Greenwich student 'nearly blinded' after man holding keys punches her in the face on a London bus

A 21-year-old woman was 'nearly blinded' after a vicious attack on a London bus in rush hour in South London.
Karina praised medical staff helped calm her down after the attack Credit: BPM Media

A 21-year-old woman was 'nearly blinded' after a vicious attack on a London bus in rush hour in South London.

Karina Necula said her attacker used threatening language, including: "You think I wouldn't punch a woman?" before punching her in the eye, for which she later needed five hour surgery and has left her with lasting damage to her eye.

Karina, a student at University of Greenwich, knocked into the man as they were both running for the bus in Brixton High Road.

In a state of shock, Karina ran off the bus to a nearby shop clutching her bleeding eye where someone called an ambulance.

Doctors later told Karina she had two fractured eye sockets.

"After he punched me, immediately I started bleeding, I had my hands down to catch the blood," she said.

Karina took a photo of her injured face shortly after the attack Credit: BPM Media

"It only took paramedics about 15 minutes to arrive but because I had concussion everything felt like it was in slow motion.

"I didn't feel pain at the time, because of the shock. I was just crying and I could see blood everywhere. I couldn't see out of my eye.

"I was really, really panicked. I actually thought that the blood was coming from my eyes because he had a key in his hand.

"So it slashed underneath my eye but I didn't know if it went into my actual eye. So I was I was freaking out big time," she added.

Karina praised the paramedics who held her hand to calm her down as she was rushed to hospital, where a scan revealed two fractures in her eye socket and a broken bone near her nose.

She was stitched up and then had to wait eight weeks for surgery, meanwhile she had limited use of her eye.

She wasn't allowed to do any strenuous activity during this time or sleep on her side, and she had to cancel holidays planned, due to her eye being in such a precarious state.

'I was in extreme pain'

Karina explained: "Your eye can drop a few centimetres and still stay in your head and be fine.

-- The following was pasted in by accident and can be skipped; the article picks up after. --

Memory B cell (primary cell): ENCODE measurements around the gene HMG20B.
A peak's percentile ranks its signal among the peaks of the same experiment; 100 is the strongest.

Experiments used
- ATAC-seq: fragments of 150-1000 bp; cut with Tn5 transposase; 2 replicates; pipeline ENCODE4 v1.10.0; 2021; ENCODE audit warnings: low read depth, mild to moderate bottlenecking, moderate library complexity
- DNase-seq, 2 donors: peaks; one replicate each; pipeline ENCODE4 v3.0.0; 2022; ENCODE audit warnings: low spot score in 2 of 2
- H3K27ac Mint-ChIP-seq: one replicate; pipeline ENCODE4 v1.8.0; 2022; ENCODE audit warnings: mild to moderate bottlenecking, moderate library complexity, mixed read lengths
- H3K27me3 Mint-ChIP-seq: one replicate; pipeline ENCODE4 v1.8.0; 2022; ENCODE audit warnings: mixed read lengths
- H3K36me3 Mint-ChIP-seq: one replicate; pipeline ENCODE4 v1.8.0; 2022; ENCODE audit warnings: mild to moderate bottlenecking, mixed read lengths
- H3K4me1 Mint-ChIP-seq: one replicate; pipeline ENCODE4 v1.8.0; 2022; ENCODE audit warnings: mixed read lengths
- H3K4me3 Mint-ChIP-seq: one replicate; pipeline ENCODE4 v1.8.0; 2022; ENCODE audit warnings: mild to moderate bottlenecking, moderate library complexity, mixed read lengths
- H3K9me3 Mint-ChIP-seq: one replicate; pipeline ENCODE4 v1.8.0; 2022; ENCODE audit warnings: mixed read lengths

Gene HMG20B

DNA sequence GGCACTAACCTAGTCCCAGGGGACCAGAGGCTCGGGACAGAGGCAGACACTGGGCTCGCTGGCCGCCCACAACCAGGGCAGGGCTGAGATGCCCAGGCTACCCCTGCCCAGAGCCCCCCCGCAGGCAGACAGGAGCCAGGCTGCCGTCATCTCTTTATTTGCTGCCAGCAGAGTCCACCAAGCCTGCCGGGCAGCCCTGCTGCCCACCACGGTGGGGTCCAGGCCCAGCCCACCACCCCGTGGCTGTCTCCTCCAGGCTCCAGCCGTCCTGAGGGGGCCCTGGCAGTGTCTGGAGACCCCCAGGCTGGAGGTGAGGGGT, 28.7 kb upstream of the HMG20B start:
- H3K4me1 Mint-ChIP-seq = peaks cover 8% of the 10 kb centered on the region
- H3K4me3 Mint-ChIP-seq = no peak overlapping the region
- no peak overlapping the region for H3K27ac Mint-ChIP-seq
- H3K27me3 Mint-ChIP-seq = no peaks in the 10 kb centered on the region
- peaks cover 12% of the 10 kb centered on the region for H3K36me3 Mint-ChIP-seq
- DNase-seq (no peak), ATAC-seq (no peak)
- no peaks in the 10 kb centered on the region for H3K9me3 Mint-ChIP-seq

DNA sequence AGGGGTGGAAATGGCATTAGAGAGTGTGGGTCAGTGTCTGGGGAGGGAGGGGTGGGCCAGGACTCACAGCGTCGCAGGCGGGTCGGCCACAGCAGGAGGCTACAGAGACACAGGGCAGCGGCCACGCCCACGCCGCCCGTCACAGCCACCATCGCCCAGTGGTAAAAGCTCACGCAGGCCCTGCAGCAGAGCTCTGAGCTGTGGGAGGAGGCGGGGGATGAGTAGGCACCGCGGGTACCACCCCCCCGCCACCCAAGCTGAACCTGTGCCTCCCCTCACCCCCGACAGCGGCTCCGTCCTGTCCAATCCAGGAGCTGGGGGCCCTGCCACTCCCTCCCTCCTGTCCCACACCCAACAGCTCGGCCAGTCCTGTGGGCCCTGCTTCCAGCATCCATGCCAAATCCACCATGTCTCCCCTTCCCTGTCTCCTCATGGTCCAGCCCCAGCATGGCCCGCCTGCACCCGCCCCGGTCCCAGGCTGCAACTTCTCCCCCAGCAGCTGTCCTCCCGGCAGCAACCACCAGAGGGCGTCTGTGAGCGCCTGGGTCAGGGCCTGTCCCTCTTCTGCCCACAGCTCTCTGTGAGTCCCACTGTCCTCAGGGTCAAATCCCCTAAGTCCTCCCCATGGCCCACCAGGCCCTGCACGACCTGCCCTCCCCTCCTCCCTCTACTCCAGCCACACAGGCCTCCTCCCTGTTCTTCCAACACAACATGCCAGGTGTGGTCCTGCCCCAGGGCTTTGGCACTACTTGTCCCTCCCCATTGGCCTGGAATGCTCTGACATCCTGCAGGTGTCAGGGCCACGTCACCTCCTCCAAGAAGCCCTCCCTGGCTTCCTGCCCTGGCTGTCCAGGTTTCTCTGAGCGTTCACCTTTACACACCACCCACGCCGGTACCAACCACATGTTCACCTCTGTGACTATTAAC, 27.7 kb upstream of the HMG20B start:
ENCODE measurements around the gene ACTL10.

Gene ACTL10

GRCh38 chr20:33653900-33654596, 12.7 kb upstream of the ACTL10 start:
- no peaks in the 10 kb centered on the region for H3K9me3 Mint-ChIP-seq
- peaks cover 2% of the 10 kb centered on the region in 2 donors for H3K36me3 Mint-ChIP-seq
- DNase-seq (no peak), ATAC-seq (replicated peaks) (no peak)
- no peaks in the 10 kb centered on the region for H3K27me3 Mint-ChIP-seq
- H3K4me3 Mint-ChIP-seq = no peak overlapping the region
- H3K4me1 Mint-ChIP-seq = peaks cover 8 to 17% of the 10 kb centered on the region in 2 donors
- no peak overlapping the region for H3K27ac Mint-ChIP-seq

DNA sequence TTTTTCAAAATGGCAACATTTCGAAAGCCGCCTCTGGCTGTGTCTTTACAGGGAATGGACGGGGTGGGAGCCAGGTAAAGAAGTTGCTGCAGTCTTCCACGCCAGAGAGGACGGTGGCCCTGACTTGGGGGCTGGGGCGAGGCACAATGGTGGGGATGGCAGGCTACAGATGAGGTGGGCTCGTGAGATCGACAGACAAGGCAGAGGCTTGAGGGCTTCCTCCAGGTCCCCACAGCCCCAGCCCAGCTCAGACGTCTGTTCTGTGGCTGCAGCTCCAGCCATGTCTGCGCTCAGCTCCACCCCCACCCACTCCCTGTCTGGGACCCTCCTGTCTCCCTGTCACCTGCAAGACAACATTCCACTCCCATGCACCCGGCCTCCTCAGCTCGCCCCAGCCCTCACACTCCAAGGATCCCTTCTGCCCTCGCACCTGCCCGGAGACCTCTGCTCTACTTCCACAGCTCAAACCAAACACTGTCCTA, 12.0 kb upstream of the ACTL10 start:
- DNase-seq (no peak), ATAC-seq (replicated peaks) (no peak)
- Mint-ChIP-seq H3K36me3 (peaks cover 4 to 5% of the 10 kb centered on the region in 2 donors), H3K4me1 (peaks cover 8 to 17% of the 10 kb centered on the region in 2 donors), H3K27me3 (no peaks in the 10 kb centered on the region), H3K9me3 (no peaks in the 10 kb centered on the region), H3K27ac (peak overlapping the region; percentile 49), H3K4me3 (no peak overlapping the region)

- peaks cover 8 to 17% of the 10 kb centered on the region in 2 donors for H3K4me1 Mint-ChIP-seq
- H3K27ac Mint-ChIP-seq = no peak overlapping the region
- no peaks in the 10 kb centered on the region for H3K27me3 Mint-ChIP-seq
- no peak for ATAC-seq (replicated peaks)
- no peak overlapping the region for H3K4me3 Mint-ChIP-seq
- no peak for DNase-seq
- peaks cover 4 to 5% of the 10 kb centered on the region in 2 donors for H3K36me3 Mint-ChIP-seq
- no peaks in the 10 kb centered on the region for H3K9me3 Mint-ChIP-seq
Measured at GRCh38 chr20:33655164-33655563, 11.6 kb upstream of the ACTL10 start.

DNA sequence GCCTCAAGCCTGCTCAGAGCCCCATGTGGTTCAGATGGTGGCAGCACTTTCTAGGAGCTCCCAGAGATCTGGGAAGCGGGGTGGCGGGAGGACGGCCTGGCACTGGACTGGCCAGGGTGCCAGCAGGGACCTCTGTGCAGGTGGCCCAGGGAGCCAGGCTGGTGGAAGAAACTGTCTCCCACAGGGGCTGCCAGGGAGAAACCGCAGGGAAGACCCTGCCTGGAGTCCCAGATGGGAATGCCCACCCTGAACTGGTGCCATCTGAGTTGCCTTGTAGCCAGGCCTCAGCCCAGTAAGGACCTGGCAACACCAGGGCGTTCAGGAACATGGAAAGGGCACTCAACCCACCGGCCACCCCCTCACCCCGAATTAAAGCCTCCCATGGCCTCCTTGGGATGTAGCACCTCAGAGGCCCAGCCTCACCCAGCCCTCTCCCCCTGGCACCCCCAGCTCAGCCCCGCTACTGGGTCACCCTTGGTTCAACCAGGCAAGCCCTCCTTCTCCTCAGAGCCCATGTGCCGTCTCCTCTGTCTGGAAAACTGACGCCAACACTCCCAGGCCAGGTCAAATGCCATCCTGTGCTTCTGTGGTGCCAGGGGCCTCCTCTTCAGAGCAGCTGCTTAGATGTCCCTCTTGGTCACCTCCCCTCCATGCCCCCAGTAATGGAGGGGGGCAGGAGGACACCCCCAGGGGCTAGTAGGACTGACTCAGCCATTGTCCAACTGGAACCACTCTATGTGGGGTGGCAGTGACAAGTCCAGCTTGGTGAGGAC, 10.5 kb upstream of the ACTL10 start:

"But mine had trapped tissue and trapped nerve so I couldn't move my eye. That was the issue. And that was causing my vision problems.

"So I couldn't look up, down, left and right, I could only look forward. I was in extreme pain.

"And I was depressed, I couldn't leave the house and I was just so worried I would go blind. I just cried literally every day."

After eight weeks, Karina underwent a five hour surgery to fix her broken eye sockets.

However to this day, she is still left with physical damage - including 'Monocular vision' where one pupil is bigger than the other.

Karina said this has had a damaging effect on her self esteem.

Aside from the physical impact, the psychological damage that the assault has had on Karina has been far-reaching. Where she says she used to be a 'bubbly' person, she now tries her best to keep a low-profile in public, for fear of being attacked again.

Karina and her mum Karen contacted the police in an attempt to catch the attacker.

However it emerged that no CCTV points to the area the attack took place in Brixton High Road.

Officers generated a computer-generated image of a man they want to speak to Credit: Met Police

A spokesperson for the Met said: "Officers have carried out a number of enquiries and have obtained CCTV from the local authority and several nearby businesses.

"Unfortunately, none of the cameras captured the incident or the suspect. A computer-generated image of the suspect has been released and we remain committed to identifying the man responsible.

No one should have to put up with unwanted attention or predatory, sexual or violent behaviour."

Karina is being kept back a year at university because of the ordeal. The day of her surgery fell on the day of her exams at The University of Greenwich, where she is studying ForensicPsychology.

A University of Greenwich spokesperson said: “The university is continuing to support Karina with her studies and her wellbeing following this terrible incident.

"The deferral of her course happened automatically and her appeal is underway.

The university, and her tutors, are supporting her in this process."

Anyone with information is encouraged to call police on 101 quoting CAD 5031/04Jun. Alternatively, you can provide information anonymously via the independent charity Crimestoppers on 0800 555 111.

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